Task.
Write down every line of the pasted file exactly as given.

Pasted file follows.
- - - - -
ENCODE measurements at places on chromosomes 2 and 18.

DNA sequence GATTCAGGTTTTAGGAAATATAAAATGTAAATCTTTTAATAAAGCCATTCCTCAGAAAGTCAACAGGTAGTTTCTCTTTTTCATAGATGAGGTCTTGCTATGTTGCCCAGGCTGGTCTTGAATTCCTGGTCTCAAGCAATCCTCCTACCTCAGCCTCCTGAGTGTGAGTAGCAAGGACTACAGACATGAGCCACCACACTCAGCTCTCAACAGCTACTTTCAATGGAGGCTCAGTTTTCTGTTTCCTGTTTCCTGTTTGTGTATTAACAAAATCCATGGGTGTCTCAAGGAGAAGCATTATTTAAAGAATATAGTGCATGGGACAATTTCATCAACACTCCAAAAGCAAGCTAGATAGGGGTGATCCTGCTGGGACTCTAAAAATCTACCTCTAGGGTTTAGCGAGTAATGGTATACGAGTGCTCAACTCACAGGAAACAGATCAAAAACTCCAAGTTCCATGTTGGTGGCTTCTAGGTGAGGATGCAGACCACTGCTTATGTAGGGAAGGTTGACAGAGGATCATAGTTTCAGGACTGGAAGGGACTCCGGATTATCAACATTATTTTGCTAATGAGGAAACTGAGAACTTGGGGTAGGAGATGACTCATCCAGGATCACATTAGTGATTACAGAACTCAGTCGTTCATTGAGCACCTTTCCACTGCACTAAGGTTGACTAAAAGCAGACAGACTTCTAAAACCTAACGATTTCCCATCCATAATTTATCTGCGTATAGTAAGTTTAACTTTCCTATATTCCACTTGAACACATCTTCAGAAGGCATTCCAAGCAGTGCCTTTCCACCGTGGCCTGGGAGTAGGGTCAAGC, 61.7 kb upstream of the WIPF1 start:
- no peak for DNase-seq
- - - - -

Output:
ENCODE measurements at places on chromosomes 2 and 18.

DNA sequence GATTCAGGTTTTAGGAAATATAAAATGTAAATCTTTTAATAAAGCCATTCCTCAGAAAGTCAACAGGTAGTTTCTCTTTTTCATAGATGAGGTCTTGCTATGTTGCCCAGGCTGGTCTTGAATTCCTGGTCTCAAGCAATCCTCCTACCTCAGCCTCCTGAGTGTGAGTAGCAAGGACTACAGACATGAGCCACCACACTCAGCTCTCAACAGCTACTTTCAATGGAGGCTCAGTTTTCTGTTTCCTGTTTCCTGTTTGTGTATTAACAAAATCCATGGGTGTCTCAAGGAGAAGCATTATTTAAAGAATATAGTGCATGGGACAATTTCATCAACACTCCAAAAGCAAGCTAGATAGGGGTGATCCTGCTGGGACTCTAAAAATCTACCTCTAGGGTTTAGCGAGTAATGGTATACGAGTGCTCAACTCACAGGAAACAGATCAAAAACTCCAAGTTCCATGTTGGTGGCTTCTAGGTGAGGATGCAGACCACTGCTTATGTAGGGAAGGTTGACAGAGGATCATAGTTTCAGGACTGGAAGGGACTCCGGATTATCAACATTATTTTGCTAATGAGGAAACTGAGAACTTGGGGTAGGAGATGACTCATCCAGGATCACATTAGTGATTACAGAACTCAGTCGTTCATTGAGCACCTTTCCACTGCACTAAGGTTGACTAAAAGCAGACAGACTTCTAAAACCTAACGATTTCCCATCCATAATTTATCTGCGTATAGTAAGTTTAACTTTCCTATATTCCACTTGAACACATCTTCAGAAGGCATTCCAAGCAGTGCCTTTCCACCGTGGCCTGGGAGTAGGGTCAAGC, 61.7 kb upstream of the WIPF1 start:
- no peak for DNase-seq